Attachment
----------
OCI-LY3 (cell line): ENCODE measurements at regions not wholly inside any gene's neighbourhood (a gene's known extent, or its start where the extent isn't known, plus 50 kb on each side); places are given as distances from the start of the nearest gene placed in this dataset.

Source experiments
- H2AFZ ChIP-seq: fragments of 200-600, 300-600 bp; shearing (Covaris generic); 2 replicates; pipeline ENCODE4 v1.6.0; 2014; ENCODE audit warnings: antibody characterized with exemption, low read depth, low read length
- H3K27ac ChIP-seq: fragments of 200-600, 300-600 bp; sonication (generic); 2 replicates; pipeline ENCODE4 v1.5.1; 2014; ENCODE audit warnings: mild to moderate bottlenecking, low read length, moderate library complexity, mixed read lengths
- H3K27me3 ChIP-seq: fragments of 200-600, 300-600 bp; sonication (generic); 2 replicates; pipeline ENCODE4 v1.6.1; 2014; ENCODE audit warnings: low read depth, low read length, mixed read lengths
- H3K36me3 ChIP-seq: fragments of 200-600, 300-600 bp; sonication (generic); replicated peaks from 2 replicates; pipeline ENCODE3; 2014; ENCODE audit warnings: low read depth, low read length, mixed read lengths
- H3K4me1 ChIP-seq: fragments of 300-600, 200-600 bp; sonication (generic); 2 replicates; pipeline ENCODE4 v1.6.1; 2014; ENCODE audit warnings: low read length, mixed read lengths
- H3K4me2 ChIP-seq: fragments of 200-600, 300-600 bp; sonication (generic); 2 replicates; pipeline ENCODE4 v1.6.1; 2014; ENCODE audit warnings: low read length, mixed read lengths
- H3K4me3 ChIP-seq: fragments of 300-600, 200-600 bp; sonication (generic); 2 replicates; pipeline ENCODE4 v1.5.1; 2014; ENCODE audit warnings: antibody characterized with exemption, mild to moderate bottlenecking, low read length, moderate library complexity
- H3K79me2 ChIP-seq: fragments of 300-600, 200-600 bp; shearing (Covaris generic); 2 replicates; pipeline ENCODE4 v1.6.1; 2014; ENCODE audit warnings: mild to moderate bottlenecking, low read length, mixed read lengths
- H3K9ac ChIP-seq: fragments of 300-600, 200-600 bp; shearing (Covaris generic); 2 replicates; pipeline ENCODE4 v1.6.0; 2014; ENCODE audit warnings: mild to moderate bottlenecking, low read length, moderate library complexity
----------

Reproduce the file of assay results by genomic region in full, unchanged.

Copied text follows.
OCI-LY3 (cell line): ENCODE measurements at regions not wholly inside any gene's neighbourhood (a gene's known extent, or its start where the extent isn't known, plus 50 kb on each side); places are given as distances from the start of the nearest gene placed in this dataset.

Source experiments
- H2AFZ ChIP-seq: fragments of 200-600, 300-600 bp; shearing (Covaris generic); 2 replicates; pipeline ENCODE4 v1.6.0; 2014; ENCODE audit warnings: antibody characterized with exemption, low read depth, low read length
- H3K27ac ChIP-seq: fragments of 200-600, 300-600 bp; sonication (generic); 2 replicates; pipeline ENCODE4 v1.5.1; 2014; ENCODE audit warnings: mild to moderate bottlenecking, low read length, moderate library complexity, mixed read lengths
- H3K27me3 ChIP-seq: fragments of 200-600, 300-600 bp; sonication (generic); 2 replicates; pipeline ENCODE4 v1.6.1; 2014; ENCODE audit warnings: low read depth, low read length, mixed read lengths
- H3K36me3 ChIP-seq: fragments of 200-600, 300-600 bp; sonication (generic); replicated peaks from 2 replicates; pipeline ENCODE3; 2014; ENCODE audit warnings: low read depth, low read length, mixed read lengths
- H3K4me1 ChIP-seq: fragments of 300-600, 200-600 bp; sonication (generic); 2 replicates; pipeline ENCODE4 v1.6.1; 2014; ENCODE audit warnings: low read length, mixed read lengths
- H3K4me2 ChIP-seq: fragments of 200-600, 300-600 bp; sonication (generic); 2 replicates; pipeline ENCODE4 v1.6.1; 2014; ENCODE audit warnings: low read length, mixed read lengths
- H3K4me3 ChIP-seq: fragments of 300-600, 200-600 bp; sonication (generic); 2 replicates; pipeline ENCODE4 v1.5.1; 2014; ENCODE audit warnings: antibody characterized with exemption, mild to moderate bottlenecking, low read length, moderate library complexity
- H3K79me2 ChIP-seq: fragments of 300-600, 200-600 bp; shearing (Covaris generic); 2 replicates; pipeline ENCODE4 v1.6.1; 2014; ENCODE audit warnings: mild to moderate bottlenecking, low read length, mixed read lengths
- H3K9ac ChIP-seq: fragments of 300-600, 200-600 bp; shearing (Covaris generic); 2 replicates; pipeline ENCODE4 v1.6.0; 2014; ENCODE audit warnings: mild to moderate bottlenecking, low read length, moderate library complexity